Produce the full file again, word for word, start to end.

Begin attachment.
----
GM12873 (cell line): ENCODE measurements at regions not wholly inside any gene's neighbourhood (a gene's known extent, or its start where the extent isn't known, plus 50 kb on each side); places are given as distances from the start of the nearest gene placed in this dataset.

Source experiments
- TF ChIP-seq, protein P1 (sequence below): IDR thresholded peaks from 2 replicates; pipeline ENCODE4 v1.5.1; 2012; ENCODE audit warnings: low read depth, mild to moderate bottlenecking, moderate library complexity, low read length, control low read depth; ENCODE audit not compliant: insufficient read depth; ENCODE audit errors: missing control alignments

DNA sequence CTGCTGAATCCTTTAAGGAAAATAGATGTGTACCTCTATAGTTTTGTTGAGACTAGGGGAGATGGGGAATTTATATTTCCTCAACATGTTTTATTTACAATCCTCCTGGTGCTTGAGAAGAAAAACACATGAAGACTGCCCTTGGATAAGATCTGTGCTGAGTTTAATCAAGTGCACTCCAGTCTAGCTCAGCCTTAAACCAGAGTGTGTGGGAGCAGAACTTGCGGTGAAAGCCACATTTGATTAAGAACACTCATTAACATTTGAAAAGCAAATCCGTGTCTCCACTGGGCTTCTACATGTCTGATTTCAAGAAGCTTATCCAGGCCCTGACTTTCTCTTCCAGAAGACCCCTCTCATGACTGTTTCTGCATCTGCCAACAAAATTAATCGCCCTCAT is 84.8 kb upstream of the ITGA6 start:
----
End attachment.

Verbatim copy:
GM12873 (cell line): ENCODE measurements at regions not wholly inside any gene's neighbourhood (a gene's known extent, or its start where the extent isn't known, plus 50 kb on each side); places are given as distances from the start of the nearest gene placed in this dataset.

Source experiments
- TF ChIP-seq, protein P1 (sequence below): IDR thresholded peaks from 2 replicates; pipeline ENCODE4 v1.5.1; 2012; ENCODE audit warnings: low read depth, mild to moderate bottlenecking, moderate library complexity, low read length, control low read depth; ENCODE audit not compliant: insufficient read depth; ENCODE audit errors: missing control alignments

DNA sequence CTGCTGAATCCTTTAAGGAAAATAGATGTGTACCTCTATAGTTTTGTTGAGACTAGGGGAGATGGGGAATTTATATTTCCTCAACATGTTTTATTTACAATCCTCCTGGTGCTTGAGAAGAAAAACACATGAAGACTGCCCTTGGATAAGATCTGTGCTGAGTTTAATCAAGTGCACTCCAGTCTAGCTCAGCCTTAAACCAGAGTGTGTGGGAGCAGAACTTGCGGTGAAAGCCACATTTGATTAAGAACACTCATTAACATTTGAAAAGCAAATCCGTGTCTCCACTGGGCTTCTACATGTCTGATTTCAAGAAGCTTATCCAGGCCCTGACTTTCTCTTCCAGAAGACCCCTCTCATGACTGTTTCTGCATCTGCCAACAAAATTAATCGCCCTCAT is 84.8 kb upstream of the ITGA6 start: